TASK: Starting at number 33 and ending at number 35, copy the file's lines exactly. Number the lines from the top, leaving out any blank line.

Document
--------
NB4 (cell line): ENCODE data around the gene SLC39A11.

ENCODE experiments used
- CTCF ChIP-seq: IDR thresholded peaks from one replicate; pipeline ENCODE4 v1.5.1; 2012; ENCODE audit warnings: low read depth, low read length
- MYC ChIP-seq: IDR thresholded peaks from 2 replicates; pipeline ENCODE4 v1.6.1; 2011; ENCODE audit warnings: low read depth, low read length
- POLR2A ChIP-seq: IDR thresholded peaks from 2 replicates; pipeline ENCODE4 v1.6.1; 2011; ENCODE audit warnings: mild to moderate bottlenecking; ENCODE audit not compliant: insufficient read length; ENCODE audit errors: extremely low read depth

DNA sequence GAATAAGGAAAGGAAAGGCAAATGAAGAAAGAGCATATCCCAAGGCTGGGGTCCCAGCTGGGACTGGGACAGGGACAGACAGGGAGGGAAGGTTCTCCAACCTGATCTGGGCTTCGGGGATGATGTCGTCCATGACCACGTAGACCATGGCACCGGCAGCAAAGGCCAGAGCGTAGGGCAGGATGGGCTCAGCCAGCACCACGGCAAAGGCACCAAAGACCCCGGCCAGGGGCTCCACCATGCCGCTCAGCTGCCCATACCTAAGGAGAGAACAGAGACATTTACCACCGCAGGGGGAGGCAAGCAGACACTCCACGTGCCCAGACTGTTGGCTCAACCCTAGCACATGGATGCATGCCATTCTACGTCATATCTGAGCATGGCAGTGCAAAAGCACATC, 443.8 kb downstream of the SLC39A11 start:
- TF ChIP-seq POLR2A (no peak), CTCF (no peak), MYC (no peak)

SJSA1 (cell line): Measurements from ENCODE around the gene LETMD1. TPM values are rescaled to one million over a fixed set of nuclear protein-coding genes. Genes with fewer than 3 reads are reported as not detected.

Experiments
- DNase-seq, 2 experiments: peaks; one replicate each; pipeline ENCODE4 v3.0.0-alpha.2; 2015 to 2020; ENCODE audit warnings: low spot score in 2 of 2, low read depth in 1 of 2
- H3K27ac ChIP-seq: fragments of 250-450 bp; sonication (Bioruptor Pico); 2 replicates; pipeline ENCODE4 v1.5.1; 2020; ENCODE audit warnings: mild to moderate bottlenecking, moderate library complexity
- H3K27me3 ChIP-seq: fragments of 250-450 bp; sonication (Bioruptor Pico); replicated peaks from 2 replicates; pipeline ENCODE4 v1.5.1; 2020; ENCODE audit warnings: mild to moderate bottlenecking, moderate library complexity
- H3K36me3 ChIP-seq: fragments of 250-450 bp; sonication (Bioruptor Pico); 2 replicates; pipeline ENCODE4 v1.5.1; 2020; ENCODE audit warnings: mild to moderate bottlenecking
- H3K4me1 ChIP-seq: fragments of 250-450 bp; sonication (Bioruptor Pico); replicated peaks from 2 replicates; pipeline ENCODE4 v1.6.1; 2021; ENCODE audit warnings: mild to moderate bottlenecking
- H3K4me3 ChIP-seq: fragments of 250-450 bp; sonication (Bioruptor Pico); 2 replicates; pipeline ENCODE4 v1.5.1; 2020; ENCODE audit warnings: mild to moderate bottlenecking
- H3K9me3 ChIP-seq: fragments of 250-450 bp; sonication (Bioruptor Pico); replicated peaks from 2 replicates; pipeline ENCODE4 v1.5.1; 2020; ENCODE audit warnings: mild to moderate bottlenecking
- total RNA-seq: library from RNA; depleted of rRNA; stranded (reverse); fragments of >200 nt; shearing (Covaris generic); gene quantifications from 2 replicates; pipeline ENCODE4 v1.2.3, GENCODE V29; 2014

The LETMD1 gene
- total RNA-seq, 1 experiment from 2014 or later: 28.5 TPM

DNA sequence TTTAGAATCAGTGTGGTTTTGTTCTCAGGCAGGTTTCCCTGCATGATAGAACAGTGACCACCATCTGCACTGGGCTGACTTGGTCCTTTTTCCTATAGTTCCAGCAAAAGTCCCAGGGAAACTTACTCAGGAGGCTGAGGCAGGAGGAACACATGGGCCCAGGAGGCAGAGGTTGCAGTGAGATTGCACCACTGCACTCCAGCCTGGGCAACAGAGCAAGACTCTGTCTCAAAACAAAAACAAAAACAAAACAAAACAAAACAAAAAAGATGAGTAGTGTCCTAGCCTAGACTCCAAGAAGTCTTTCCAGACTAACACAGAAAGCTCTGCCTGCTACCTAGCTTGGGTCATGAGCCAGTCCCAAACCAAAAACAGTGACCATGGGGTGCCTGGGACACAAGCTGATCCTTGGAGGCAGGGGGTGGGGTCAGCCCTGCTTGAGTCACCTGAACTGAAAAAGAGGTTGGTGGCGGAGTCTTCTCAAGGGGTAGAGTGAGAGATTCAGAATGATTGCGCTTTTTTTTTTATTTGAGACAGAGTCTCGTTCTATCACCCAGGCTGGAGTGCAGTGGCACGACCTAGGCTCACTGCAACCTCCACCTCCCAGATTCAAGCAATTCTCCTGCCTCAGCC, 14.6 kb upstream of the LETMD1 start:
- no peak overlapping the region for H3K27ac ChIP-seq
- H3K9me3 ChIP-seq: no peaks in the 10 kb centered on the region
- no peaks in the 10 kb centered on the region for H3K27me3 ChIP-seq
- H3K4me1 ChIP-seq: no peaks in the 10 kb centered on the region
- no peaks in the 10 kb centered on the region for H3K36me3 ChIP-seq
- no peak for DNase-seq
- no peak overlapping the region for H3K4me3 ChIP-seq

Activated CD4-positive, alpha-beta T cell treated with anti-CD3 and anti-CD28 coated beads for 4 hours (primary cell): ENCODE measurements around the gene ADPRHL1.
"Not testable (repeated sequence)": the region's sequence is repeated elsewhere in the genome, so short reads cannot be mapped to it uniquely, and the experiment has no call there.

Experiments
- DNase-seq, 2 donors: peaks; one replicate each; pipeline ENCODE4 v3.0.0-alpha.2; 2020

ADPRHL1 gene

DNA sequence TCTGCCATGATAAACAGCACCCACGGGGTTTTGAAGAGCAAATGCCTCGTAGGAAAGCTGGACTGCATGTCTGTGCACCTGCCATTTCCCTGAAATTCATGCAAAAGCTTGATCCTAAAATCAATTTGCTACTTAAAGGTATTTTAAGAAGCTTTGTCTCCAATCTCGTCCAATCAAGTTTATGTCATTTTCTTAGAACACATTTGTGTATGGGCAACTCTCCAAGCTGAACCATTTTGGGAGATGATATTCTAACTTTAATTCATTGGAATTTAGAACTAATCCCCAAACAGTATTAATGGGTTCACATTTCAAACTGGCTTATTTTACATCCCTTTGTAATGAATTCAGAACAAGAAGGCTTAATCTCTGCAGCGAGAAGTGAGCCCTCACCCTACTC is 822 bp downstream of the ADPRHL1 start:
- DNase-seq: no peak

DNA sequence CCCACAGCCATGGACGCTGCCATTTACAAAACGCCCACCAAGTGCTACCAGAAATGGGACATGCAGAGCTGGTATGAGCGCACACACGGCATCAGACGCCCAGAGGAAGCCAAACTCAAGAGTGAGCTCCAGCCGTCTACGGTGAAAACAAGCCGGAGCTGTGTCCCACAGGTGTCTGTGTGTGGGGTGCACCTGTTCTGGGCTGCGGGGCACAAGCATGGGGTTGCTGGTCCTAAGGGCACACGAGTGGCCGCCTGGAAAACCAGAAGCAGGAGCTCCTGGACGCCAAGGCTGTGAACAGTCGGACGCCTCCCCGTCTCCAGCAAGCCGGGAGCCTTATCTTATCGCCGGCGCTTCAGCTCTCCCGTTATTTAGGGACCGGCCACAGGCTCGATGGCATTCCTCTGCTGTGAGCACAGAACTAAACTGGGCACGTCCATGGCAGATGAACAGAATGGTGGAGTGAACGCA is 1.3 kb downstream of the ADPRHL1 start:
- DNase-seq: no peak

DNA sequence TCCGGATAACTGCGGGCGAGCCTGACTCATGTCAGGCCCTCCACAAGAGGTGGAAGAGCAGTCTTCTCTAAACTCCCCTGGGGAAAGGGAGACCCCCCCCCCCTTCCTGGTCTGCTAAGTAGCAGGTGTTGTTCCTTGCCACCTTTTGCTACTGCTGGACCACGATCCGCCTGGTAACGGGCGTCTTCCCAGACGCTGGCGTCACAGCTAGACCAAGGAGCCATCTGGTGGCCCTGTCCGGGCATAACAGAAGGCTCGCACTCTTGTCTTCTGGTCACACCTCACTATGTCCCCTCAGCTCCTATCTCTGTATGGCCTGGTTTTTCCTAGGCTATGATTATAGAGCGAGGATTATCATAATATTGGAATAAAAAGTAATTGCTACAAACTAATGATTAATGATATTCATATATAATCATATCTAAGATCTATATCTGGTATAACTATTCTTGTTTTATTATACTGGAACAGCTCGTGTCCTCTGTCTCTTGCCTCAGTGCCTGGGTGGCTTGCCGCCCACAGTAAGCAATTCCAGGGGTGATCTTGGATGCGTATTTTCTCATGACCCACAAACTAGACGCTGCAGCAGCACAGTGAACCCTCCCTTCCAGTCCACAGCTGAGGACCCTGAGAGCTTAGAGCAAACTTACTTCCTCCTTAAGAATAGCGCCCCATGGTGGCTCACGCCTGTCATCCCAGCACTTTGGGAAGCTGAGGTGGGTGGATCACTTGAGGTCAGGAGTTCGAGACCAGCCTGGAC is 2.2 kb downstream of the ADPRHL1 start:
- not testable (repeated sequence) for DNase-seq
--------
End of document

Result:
DNA sequence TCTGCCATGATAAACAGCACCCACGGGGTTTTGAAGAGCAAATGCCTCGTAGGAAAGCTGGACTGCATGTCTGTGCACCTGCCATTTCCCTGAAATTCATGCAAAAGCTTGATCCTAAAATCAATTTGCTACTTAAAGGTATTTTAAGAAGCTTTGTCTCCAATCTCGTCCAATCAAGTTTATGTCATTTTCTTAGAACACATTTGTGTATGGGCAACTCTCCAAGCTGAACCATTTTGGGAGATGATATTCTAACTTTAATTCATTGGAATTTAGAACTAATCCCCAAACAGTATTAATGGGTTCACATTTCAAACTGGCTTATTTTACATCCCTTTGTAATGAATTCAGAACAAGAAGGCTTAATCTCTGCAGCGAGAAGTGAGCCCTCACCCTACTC is 822 bp downstream of the ADPRHL1 start:
- DNase-seq: no peak

DNA sequence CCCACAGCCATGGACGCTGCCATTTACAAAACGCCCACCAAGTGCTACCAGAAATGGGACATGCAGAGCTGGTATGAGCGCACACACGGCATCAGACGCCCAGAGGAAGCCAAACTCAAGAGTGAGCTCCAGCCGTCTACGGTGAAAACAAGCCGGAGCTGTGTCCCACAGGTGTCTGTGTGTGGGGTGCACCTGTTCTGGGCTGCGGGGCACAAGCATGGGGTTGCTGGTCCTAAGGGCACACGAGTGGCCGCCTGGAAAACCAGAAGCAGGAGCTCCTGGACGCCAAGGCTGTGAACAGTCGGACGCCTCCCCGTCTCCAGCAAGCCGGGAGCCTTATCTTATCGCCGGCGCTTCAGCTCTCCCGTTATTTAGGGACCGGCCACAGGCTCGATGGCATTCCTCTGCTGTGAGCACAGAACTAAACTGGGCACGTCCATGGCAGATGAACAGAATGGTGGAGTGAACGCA is 1.3 kb downstream of the ADPRHL1 start: